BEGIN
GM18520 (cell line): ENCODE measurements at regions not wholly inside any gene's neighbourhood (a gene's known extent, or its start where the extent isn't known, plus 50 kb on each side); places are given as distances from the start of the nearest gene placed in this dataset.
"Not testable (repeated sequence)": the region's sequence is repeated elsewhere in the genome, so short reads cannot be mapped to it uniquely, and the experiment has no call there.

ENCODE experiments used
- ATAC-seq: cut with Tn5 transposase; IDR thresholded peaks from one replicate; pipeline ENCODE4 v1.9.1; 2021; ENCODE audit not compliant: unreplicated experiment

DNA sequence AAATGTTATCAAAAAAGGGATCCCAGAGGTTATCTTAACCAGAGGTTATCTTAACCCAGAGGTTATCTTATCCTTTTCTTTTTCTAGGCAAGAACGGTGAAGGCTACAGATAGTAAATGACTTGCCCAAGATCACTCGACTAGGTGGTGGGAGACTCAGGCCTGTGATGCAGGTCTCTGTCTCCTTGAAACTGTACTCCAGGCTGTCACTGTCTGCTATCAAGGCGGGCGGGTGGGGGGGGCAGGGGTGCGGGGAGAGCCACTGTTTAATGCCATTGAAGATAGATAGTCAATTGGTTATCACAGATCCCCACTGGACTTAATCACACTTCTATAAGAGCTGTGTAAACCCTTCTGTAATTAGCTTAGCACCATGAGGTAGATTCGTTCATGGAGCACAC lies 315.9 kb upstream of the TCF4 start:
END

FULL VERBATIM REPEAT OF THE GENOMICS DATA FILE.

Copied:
GM18520 (cell line): ENCODE measurements at regions not wholly inside any gene's neighbourhood (a gene's known extent, or its start where the extent isn't known, plus 50 kb on each side); places are given as distances from the start of the nearest gene placed in this dataset.
"Not testable (repeated sequence)": the region's sequence is repeated elsewhere in the genome, so short reads cannot be mapped to it uniquely, and the experiment has no call there.

ENCODE experiments used
- ATAC-seq: cut with Tn5 transposase; IDR thresholded peaks from one replicate; pipeline ENCODE4 v1.9.1; 2021; ENCODE audit not compliant: unreplicated experiment

DNA sequence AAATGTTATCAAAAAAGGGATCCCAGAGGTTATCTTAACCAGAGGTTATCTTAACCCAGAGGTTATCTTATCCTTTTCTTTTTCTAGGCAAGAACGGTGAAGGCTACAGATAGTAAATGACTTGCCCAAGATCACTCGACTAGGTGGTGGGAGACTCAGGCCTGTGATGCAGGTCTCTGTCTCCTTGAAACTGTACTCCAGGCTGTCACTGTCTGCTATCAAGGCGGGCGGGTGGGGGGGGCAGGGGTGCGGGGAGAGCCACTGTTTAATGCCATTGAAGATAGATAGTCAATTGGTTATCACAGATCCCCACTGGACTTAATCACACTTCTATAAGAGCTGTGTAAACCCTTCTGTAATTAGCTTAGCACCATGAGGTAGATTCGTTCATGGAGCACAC lies 315.9 kb upstream of the TCF4 start: